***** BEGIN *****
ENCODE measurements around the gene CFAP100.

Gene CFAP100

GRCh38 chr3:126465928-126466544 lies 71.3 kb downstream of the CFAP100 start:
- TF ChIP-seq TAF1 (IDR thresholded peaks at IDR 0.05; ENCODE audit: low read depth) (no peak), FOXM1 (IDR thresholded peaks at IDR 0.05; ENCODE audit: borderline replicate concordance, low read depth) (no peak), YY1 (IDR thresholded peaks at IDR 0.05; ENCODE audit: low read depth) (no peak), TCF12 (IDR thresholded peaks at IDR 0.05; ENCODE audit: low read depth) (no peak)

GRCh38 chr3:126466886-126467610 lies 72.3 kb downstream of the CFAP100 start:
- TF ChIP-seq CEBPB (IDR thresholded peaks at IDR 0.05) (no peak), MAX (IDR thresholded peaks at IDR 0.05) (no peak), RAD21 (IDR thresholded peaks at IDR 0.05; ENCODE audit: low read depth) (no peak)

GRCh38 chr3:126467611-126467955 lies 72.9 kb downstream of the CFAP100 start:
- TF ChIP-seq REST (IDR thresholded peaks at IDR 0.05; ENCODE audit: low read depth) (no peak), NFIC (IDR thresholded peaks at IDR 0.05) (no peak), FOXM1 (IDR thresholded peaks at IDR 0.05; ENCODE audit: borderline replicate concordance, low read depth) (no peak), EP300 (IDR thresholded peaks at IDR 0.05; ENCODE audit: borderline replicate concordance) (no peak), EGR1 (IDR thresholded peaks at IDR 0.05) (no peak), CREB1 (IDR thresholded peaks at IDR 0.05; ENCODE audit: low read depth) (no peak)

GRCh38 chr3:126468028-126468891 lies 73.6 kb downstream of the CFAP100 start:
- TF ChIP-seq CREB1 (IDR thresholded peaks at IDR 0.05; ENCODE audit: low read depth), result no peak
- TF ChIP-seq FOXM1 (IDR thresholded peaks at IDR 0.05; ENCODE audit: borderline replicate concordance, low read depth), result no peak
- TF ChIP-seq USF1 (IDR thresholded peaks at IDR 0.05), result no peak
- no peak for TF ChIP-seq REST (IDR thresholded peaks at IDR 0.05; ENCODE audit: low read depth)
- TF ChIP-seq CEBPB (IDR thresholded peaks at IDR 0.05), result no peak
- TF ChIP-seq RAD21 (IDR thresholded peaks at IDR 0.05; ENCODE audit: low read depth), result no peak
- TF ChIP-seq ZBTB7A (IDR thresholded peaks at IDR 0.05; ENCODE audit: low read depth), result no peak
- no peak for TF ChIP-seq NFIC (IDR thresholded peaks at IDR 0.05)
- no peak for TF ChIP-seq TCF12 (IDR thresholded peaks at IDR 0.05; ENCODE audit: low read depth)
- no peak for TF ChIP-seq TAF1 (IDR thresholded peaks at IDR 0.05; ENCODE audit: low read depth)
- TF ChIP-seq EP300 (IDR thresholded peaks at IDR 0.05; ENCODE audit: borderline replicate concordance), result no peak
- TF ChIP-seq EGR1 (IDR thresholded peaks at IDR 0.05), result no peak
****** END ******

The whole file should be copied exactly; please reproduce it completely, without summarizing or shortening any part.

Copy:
ENCODE measurements around the gene CFAP100.

Gene CFAP100

GRCh38 chr3:126465928-126466544 lies 71.3 kb downstream of the CFAP100 start:
- TF ChIP-seq TAF1 (IDR thresholded peaks at IDR 0.05; ENCODE audit: low read depth) (no peak), FOXM1 (IDR thresholded peaks at IDR 0.05; ENCODE audit: borderline replicate concordance, low read depth) (no peak), YY1 (IDR thresholded peaks at IDR 0.05; ENCODE audit: low read depth) (no peak), TCF12 (IDR thresholded peaks at IDR 0.05; ENCODE audit: low read depth) (no peak)

GRCh38 chr3:126466886-126467610 lies 72.3 kb downstream of the CFAP100 start:
- TF ChIP-seq CEBPB (IDR thresholded peaks at IDR 0.05) (no peak), MAX (IDR thresholded peaks at IDR 0.05) (no peak), RAD21 (IDR thresholded peaks at IDR 0.05; ENCODE audit: low read depth) (no peak)

GRCh38 chr3:126467611-126467955 lies 72.9 kb downstream of the CFAP100 start:
- TF ChIP-seq REST (IDR thresholded peaks at IDR 0.05; ENCODE audit: low read depth) (no peak), NFIC (IDR thresholded peaks at IDR 0.05) (no peak), FOXM1 (IDR thresholded peaks at IDR 0.05; ENCODE audit: borderline replicate concordance, low read depth) (no peak), EP300 (IDR thresholded peaks at IDR 0.05; ENCODE audit: borderline replicate concordance) (no peak), EGR1 (IDR thresholded peaks at IDR 0.05) (no peak), CREB1 (IDR thresholded peaks at IDR 0.05; ENCODE audit: low read depth) (no peak)

GRCh38 chr3:126468028-126468891 lies 73.6 kb downstream of the CFAP100 start:
- TF ChIP-seq CREB1 (IDR thresholded peaks at IDR 0.05; ENCODE audit: low read depth), result no peak
- TF ChIP-seq FOXM1 (IDR thresholded peaks at IDR 0.05; ENCODE audit: borderline replicate concordance, low read depth), result no peak
- TF ChIP-seq USF1 (IDR thresholded peaks at IDR 0.05), result no peak
- no peak for TF ChIP-seq REST (IDR thresholded peaks at IDR 0.05; ENCODE audit: low read depth)
- TF ChIP-seq CEBPB (IDR thresholded peaks at IDR 0.05), result no peak
- TF ChIP-seq RAD21 (IDR thresholded peaks at IDR 0.05; ENCODE audit: low read depth), result no peak
- TF ChIP-seq ZBTB7A (IDR thresholded peaks at IDR 0.05; ENCODE audit: low read depth), result no peak
- no peak for TF ChIP-seq NFIC (IDR thresholded peaks at IDR 0.05)
- no peak for TF ChIP-seq TCF12 (IDR thresholded peaks at IDR 0.05; ENCODE audit: low read depth)
- no peak for TF ChIP-seq TAF1 (IDR thresholded peaks at IDR 0.05; ENCODE audit: low read depth)
- TF ChIP-seq EP300 (IDR thresholded peaks at IDR 0.05; ENCODE audit: borderline replicate concordance), result no peak
- TF ChIP-seq EGR1 (IDR thresholded peaks at IDR 0.05), result no peak